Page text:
Central pattern generators for social vocalization: androgen-dependent neurophysiological mechanisms

Hormones and Behavior
Andrew H Bass, Luke Remage-Healey

Abstract

Historically, most studies of vertebrate central pattern generators (CPGs) have focused on mechanisms for locomotion and respiration. Here, we highlight new results for ectothermic vertebrates, namely teleost fish and amphibians, showing how androgenic steroids can influence the temporal patterning of CPGs for social vocalization. Investigations of vocalizing teleosts show how androgens can rapidly (within minutes) modulate the neurophysiological output of the vocal CPG (fictive vocalizations that mimic the temporal properties of natural vocalizations) inclusive of their divergent actions between species, as well as intraspecific differences between male reproductive morphs. Studies of anuran amphibians (frogs) demonstrate that long-term steroid treatments (wks) can masculinize the fictive vocalizations of females, inclusive of its sensitivity to rapid modulation by serotonin. Given the conserved organization of vocal control systems across vertebrate groups, the vocal CPGs of fish and amphibians provide tractable models for identifying androgen-dependent events that are fundamental to the mechanisms of vocal motor patterning. These basic mechanisms can also inform our understanding of the more complex CPGs for vocalization, an...Continue Reading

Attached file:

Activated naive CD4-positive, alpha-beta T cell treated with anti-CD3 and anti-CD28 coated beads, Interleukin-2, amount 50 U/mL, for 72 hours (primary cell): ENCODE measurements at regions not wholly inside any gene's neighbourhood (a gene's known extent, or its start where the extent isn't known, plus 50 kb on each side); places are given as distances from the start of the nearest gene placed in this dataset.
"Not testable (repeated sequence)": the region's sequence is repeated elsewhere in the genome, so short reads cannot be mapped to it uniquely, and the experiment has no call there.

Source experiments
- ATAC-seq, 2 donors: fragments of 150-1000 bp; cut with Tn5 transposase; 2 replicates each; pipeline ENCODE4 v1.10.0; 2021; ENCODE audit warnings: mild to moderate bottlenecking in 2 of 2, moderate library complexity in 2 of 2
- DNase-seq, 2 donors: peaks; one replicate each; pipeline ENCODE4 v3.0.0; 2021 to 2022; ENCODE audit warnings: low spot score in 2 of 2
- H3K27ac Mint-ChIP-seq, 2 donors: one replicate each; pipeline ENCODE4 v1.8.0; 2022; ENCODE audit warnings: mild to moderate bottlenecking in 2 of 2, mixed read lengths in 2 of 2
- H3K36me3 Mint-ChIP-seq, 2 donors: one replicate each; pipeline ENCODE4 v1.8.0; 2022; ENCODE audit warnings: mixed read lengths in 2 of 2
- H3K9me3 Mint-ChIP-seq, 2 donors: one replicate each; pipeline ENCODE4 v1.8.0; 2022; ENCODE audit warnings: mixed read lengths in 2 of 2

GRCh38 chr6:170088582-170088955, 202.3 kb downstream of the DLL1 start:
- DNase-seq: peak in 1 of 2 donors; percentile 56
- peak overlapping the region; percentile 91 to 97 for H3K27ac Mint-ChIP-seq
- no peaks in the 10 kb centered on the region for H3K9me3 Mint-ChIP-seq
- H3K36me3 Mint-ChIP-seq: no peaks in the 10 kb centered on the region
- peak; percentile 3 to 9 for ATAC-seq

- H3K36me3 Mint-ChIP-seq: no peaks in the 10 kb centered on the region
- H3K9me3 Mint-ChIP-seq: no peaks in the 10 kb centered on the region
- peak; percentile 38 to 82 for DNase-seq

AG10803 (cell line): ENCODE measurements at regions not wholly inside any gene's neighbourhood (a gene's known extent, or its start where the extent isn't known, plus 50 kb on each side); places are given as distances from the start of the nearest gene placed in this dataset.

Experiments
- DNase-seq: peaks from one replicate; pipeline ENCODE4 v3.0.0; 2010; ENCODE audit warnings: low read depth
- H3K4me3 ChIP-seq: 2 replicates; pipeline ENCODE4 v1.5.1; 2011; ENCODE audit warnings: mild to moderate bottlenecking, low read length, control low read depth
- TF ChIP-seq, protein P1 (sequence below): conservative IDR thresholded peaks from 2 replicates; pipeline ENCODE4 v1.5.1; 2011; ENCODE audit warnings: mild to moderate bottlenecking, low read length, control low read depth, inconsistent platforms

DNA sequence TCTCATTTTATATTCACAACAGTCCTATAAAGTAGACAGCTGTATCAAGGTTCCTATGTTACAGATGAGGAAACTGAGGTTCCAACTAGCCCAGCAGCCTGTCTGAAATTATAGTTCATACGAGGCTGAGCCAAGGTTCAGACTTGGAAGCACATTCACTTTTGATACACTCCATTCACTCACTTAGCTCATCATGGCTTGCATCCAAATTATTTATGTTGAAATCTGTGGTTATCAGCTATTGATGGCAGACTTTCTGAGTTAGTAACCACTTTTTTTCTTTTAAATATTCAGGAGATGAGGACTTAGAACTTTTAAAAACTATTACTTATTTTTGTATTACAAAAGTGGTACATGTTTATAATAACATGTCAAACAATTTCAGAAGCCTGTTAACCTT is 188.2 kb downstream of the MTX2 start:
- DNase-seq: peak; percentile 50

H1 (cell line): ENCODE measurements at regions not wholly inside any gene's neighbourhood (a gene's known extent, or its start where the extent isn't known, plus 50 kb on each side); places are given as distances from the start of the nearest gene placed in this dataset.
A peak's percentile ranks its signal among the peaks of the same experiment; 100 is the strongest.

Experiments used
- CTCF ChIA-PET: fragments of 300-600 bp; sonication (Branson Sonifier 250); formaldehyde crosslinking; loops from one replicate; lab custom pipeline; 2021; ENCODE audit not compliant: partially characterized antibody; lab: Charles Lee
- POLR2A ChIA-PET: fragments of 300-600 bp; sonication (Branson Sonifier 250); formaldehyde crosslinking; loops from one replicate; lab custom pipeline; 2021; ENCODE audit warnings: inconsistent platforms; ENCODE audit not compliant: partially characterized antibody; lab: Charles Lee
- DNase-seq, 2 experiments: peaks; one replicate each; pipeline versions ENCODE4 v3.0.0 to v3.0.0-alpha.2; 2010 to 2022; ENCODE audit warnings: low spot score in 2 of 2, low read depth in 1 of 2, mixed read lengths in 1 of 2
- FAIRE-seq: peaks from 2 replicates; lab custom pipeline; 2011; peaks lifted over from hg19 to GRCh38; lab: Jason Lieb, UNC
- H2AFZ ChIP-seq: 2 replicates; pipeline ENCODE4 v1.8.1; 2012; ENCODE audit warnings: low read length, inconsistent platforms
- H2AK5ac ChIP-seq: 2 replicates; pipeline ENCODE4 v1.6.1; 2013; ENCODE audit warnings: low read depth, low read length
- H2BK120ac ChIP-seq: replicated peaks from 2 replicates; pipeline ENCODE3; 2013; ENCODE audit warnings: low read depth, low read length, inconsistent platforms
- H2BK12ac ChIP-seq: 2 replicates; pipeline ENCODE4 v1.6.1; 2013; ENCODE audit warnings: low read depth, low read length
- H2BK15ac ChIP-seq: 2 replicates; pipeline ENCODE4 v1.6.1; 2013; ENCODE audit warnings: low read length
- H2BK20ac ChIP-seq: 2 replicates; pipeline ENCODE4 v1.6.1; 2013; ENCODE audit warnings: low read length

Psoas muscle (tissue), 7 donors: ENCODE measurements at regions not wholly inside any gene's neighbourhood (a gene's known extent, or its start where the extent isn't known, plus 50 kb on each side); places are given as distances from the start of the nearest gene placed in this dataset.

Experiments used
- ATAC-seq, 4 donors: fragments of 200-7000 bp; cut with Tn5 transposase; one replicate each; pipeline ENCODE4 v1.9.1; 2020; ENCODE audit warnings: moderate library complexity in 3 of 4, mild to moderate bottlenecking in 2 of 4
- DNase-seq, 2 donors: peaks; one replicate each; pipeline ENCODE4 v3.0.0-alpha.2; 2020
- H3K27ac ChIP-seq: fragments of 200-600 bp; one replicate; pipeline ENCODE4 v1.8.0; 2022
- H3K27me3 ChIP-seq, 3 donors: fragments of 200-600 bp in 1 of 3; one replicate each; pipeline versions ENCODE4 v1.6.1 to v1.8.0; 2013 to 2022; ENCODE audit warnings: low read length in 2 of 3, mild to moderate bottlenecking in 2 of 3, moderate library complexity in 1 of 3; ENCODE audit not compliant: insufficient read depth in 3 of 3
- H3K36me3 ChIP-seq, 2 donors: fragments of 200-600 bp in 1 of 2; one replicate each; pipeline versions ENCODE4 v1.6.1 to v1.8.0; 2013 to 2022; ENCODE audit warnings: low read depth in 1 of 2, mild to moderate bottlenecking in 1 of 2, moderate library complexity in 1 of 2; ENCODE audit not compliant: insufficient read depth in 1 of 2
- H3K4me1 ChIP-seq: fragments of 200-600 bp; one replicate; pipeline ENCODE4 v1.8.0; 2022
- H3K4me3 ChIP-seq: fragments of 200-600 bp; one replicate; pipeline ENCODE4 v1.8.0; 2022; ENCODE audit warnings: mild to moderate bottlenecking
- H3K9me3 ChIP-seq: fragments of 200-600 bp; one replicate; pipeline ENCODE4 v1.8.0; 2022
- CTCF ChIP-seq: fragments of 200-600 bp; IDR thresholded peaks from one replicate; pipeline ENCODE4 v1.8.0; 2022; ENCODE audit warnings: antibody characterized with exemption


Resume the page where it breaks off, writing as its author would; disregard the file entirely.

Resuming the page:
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Citations

Jun 23, 2012·Proceedings of the National Academy of Sciences of the United States of America·Andrew H Bass, Boris P Chagnaud
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Apr 20, 2018·Brain, Behavior and Evolution·Ian G G PengraAndrew H Bass
Nov 6, 2010·Journal of Comparative Physiology. A, Neuroethology, Sensory, Neural, and Behavioral Physiology·Laura QuintanaOmar Macadar
Oct 11, 2017·Journal of Comparative Physiology. A, Neuroethology, Sensory, Neural, and Behavioral Physiology·Lisa A Mangiamele, Matthew J Fuxjager
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Nov 26, 2019·Molecular and Cellular Endocrinology·Sakina Mhaouty-Kodja
Nov 23, 2013·The Journal of Experimental Biology·Ni Y Feng, Andrew H Bass

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